Are you constantly ignored at work, excluded from important meetings, and overlooked for a well-deserved raise or promotion?
Here are 5 things you may be doing at work that keep you from being noticed”
1. You’re not expanding your skill set
Once you’ve established a certain knowledge of yourself and your abilities, you can start expanding your skill set. Begin by attending seminars and workshops and reading about new trends in your industry; absorb a little knowledge of everything that’s connected to your job, even if remotely. Today, professionals can not only opt for formal classes and courses by educational institutes and training providers, but they can also choose from the thousands of online courses available on key career sites. Independent reading, proactively-sought mentorship, aggressive networking and active participation in online specialties forums and industry boards, are also among the ways professionals are learning and acquiring new knowledge today.
2. You’re not building your personal brand
The point is to be irreplaceable. You have to aim for excellence and try to show that you’re truly the best at what you do. You must also dress the part for the person you want to be. Whether you want to be country manager in your advertising agency, partner in your PR firm, a world-class fashion designer or copywriter or creative director, make sure your appearance doesn’t conflict with the image you project. Creating and customizing a searchable public profile on online career sites is one way of doing this.
3. You don’t go beyond your job description
A job description is there as a guide and framework for your daily activities, not as a limitation on your growth and creativity. If you are presented with opportunities to innovate and create and improve things outside of your actual job description, then by all means get the support and buy-in of your manager and adapt your activities accordingly. There is little that frustrates managers more than employees who hide behind their job description as an excuse for sloth, inertia and lacklustre productivity.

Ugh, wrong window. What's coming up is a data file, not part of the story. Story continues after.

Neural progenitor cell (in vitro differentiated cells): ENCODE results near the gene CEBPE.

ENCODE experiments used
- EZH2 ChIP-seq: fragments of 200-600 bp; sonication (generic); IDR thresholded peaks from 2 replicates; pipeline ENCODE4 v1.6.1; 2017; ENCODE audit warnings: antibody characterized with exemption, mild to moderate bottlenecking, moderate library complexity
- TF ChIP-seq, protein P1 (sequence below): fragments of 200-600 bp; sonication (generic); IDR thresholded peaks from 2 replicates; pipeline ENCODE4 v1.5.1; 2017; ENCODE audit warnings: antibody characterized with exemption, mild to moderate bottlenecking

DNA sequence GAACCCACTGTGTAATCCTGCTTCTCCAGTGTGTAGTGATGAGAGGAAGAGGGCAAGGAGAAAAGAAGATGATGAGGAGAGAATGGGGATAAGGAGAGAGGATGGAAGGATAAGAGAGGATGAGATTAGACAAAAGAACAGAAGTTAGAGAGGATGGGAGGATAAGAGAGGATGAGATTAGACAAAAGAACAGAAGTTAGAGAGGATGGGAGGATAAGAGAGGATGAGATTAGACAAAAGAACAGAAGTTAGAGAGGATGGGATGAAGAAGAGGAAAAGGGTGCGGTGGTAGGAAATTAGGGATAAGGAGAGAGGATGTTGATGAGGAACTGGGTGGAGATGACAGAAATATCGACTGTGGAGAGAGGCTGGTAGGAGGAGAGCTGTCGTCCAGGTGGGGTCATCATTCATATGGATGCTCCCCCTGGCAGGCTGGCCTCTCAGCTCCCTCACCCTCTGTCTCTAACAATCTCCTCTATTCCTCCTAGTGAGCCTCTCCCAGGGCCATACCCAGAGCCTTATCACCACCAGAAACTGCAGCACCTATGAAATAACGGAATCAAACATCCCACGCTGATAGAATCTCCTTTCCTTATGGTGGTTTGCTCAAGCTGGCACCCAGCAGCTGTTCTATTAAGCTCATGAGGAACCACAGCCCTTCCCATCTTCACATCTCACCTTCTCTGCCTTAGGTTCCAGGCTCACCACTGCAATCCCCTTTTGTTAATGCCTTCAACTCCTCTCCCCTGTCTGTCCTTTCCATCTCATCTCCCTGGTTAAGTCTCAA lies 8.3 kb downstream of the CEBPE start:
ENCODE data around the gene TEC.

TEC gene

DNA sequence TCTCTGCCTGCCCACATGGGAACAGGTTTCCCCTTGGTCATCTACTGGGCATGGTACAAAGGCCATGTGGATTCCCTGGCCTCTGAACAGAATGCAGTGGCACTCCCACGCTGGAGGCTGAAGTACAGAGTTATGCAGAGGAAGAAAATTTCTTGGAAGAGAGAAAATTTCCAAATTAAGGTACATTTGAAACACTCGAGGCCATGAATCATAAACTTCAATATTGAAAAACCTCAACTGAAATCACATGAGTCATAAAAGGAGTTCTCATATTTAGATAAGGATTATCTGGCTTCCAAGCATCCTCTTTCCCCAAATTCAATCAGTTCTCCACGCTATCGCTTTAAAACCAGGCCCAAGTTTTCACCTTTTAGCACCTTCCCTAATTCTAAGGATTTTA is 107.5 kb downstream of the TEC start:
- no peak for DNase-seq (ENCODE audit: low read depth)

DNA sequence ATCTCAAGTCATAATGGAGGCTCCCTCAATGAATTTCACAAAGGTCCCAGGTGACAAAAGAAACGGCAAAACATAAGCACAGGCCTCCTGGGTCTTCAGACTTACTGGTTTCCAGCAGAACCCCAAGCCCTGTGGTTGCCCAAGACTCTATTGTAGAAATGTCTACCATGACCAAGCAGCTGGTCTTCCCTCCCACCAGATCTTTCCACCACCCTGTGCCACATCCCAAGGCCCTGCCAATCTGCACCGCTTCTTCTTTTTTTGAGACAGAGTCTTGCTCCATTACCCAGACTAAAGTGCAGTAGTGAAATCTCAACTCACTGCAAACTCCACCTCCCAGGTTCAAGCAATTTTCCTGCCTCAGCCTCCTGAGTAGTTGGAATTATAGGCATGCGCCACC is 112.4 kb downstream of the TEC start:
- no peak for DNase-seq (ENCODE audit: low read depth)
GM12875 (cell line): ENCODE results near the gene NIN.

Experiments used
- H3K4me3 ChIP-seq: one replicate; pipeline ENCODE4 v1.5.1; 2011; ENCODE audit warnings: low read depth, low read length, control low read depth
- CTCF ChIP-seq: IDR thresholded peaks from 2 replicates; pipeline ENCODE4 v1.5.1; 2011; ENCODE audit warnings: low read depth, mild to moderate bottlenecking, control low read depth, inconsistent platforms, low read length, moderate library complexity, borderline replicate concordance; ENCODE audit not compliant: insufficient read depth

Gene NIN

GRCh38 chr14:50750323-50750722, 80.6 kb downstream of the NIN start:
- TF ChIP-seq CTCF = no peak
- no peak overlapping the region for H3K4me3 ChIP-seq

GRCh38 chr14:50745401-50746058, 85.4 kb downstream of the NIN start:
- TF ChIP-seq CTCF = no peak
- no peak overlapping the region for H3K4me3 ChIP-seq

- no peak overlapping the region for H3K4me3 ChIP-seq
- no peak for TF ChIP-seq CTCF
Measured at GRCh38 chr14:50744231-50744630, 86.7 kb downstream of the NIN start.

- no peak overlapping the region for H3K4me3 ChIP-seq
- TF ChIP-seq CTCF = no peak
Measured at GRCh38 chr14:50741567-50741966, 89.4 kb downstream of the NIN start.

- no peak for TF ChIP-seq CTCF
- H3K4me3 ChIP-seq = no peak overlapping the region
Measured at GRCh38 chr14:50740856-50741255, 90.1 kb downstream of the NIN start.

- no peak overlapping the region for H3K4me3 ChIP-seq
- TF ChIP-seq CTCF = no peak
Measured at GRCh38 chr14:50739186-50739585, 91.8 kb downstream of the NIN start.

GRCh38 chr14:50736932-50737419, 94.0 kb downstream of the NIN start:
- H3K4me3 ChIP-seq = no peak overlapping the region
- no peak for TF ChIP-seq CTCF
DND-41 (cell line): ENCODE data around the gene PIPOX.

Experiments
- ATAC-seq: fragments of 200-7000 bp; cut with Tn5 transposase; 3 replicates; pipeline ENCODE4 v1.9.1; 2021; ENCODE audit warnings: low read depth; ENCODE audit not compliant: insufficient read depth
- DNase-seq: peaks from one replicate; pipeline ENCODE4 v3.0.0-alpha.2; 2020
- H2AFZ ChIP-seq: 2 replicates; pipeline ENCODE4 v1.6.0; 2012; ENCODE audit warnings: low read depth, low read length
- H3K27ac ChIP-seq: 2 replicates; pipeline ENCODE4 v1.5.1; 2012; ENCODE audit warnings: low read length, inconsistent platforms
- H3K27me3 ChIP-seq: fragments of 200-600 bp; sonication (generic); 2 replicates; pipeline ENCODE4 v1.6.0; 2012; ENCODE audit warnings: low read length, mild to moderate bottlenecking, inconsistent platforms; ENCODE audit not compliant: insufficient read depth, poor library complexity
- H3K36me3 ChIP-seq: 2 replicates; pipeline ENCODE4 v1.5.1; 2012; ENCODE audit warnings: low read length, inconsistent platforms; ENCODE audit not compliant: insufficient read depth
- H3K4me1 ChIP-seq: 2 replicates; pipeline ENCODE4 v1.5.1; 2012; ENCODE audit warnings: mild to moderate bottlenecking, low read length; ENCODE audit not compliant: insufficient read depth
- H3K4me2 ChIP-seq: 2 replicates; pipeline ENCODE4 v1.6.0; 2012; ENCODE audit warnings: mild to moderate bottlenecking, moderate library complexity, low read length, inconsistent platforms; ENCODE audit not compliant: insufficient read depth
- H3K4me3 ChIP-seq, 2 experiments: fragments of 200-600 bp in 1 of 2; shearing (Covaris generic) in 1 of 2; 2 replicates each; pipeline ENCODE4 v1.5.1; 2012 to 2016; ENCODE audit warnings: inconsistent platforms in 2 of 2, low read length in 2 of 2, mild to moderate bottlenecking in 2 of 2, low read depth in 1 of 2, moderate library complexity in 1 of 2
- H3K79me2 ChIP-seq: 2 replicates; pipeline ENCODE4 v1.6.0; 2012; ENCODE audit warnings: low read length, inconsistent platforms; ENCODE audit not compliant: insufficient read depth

4. Your work relationships are suffering
Never underestimate the power of human contact to lift, educate and inspire. If you know you are the shy type or the type who blurts out the first thing that comes to their mind at every occasion, now is the time to stop. Listen to really understand, not just to respond. Ask yourself whether what you are about to say helps to solve a problem or improve a situation, or rather comes across as hurtful, immature or redundant, and choose your words and plan of action wisely. By all means join the office celebrations and after-work gatherings, as and when appropriate, and seek to be part of creating a joyful office spirit and sincere winning camaraderie.
5. You don’t have a mentor
Asking for help professionally may be the biggest favor you ever do yourself and your career, and you may be shocked to discover just how many successful professionals have had serious mentors in their careers whom they have sought and asked for guidance. Choose a mentor wisely for their personal rapport, as well as their industry expertise and coaching skills and know-how, and be prepared to be a gracious and grateful mentee. If you aim for even more career success and mentorship, then log onto professional networking sites and start interacting with other professionals and building on your knowledge and expertise.